U.S. Drops Its Demand for List of Diseases Covered by Drugs Agreement
June 24, 2003
The United States made a crucial concession Sunday in World Trade Organization discussions to ensure that poor nations can afford patented drugs to treat diseases like HIV/AIDS and malaria. A senior U.S. official said Washington no longer is insisting that a WTO agreement to allow the importation of cheap, generic copies of drugs should be limited to a list of specified diseases.Adapted from:
WTO rules allow countries facing public health crises to override patents and order their drugs from cheaper, generic suppliers. But they can only order from domestic manufacturers, which is of no use for the majority of poor nations that have no pharmaceutical industries.
An agreement that would have allowed imports of generic drugs in certain circumstances collapsed late last year when the United States, under pressure from major drug companies, refused to accept it, despite agreement by all other WTO members. One of Washington's biggest concerns was that the provision would be used to treat almost any medical condition, from diabetes to impotence. The United States alternatively proposed a list of entirely infectious diseases to be covered, mostly diseases affecting sub-Saharan Africa. Developing countries rejected this, claiming the list was too restrictive.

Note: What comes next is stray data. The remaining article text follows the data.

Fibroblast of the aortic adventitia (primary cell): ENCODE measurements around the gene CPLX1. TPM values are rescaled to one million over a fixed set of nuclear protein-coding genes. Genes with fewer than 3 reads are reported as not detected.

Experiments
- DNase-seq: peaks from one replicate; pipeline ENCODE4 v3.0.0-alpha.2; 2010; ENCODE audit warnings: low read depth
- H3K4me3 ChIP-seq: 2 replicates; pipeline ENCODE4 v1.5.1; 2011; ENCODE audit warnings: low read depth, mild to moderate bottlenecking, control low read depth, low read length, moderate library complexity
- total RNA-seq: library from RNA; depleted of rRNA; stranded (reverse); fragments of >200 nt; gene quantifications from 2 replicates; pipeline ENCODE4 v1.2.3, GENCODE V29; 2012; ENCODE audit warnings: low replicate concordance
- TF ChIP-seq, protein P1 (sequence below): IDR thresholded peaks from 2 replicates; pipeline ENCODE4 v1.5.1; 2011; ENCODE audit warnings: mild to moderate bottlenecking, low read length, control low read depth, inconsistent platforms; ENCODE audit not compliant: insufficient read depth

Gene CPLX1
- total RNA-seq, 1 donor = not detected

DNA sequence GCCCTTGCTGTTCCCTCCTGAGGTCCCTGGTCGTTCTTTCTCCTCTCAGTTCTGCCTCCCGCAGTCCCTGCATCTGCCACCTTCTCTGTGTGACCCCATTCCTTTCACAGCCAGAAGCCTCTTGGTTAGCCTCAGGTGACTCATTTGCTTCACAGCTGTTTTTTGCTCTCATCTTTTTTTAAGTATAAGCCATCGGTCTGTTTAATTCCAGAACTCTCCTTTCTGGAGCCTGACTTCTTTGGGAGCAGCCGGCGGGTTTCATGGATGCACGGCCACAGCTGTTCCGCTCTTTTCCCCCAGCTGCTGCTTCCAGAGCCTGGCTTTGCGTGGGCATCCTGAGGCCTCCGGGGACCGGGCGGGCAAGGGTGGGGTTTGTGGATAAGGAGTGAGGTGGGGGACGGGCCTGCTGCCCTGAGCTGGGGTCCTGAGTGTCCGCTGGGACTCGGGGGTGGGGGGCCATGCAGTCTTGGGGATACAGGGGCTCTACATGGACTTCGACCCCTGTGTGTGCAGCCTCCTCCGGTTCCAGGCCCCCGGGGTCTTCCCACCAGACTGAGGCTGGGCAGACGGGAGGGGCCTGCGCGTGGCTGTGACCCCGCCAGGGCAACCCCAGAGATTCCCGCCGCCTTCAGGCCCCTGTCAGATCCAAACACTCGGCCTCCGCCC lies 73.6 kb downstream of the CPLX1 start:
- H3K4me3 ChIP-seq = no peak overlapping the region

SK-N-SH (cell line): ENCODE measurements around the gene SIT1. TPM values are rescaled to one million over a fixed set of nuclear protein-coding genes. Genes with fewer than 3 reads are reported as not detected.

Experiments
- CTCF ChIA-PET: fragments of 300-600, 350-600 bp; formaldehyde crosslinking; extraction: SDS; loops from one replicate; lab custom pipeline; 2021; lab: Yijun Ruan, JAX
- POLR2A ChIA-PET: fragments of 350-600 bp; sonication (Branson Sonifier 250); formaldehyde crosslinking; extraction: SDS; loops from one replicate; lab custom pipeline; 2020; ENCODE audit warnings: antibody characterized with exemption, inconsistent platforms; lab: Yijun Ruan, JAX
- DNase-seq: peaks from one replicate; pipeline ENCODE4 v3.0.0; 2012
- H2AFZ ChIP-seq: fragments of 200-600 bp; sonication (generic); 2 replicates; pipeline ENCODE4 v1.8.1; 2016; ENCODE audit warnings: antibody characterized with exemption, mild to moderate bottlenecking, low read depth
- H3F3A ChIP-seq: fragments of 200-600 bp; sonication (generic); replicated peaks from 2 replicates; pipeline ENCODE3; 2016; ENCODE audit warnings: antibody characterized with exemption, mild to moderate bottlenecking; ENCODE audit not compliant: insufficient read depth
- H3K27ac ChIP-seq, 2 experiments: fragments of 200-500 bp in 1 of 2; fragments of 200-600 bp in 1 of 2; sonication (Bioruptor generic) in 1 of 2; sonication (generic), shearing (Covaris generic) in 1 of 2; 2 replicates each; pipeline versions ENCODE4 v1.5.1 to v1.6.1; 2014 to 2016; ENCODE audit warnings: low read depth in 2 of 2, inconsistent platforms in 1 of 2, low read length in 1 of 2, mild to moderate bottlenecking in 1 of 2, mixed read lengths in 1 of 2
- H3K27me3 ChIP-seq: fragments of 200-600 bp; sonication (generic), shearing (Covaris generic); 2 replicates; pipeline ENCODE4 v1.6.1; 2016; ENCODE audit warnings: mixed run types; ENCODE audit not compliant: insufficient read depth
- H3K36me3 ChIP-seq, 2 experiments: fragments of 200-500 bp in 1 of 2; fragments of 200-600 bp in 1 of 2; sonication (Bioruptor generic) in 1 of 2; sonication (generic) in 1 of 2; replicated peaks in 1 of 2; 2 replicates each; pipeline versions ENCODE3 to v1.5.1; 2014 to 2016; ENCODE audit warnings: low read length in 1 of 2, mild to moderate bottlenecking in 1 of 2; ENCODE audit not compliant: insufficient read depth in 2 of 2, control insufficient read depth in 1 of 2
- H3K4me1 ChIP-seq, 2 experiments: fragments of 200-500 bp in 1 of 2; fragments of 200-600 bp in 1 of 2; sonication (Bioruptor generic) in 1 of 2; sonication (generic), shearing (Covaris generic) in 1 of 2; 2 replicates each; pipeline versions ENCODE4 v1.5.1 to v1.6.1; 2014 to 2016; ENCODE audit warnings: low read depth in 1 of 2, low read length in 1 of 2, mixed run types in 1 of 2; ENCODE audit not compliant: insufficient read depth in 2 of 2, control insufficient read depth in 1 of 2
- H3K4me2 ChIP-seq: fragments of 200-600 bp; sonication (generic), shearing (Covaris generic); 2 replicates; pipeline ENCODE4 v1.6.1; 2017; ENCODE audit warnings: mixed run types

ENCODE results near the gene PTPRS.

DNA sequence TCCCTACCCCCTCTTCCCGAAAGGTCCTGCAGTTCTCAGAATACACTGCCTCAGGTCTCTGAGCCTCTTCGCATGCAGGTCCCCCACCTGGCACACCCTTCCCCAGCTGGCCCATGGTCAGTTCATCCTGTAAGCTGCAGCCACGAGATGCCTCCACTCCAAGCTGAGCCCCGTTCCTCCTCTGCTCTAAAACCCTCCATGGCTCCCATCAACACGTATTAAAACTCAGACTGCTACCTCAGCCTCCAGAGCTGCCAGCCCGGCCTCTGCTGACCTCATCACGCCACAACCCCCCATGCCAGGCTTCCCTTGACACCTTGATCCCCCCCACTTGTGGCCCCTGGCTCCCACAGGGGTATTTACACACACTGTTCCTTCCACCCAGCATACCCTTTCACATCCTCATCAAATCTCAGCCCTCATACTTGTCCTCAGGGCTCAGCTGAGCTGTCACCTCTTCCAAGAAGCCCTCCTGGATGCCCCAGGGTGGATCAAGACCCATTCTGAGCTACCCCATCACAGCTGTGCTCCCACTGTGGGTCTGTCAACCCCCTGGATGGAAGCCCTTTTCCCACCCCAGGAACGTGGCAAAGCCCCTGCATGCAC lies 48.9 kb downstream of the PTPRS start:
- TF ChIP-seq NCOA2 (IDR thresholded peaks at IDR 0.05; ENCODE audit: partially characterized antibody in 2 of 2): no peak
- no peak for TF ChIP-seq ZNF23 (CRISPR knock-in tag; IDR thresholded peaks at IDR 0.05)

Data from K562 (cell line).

Many developing countries have said they will not accept other WTO agreements until the drugs issue is settled.
"While the industry sees it as appropriate for countries to use compulsory licensing and even importation to meet health needs, they want to be sure that countries do not abuse that as a way of promot[ing] the commercial interests of generic industries," the official said. Producers also want to ensure that such cheap generic drugs do not end up in industrialized countries' markets, he added.
The official said the United States still is in discussion with drug company bosses, and he was hopeful that the issue would be settled by WTO's September ministerial meeting in Cancun, Mexico.
06.22.03; Naomi Koppel